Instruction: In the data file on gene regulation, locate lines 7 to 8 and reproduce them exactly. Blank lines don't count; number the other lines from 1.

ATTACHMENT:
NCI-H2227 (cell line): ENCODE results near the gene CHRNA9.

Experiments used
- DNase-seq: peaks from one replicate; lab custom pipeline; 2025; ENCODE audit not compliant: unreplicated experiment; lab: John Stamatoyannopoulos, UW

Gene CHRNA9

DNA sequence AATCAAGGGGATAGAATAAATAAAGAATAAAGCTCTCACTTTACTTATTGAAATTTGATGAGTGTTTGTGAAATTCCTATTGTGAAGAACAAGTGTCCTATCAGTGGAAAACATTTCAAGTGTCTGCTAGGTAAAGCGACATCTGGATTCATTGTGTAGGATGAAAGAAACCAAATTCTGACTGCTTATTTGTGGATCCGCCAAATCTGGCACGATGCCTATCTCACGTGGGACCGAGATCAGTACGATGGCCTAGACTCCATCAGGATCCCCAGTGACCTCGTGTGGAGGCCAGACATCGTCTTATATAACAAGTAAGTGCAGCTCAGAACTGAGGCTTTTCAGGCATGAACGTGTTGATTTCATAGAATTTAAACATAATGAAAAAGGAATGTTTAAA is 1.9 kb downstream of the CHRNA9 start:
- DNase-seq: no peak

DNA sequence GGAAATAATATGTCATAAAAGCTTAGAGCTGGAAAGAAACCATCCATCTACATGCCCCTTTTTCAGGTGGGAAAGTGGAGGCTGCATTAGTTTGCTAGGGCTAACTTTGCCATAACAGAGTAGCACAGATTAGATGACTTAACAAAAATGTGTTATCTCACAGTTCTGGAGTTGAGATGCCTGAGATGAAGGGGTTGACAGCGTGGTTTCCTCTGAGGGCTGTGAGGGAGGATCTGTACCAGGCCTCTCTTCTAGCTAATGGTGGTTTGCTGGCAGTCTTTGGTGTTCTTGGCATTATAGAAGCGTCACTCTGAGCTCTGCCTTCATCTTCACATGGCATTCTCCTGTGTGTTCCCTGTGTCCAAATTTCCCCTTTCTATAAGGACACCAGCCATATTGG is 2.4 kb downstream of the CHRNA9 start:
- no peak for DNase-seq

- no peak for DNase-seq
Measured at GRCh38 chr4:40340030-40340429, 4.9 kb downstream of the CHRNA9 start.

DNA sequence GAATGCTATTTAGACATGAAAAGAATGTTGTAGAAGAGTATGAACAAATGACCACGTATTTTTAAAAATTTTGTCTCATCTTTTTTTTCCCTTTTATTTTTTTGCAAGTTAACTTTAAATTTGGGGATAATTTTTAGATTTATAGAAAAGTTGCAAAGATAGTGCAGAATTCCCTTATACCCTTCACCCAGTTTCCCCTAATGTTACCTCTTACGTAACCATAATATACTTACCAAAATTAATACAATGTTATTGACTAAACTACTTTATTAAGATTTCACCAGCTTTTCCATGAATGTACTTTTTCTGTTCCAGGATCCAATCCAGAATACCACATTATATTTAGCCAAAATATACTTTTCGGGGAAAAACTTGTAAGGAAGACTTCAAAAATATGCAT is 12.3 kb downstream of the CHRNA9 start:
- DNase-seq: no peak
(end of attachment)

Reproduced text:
DNA sequence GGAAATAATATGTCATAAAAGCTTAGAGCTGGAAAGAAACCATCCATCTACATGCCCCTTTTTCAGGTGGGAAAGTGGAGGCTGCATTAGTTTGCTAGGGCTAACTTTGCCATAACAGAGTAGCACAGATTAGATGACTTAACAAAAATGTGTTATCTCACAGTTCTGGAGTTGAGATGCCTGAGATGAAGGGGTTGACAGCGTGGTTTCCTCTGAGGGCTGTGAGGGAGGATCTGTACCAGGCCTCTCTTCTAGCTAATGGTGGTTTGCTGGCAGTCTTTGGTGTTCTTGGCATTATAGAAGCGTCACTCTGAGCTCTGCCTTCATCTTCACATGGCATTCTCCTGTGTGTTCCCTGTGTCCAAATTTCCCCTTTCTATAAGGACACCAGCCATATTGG is 2.4 kb downstream of the CHRNA9 start:
- no peak for DNase-seq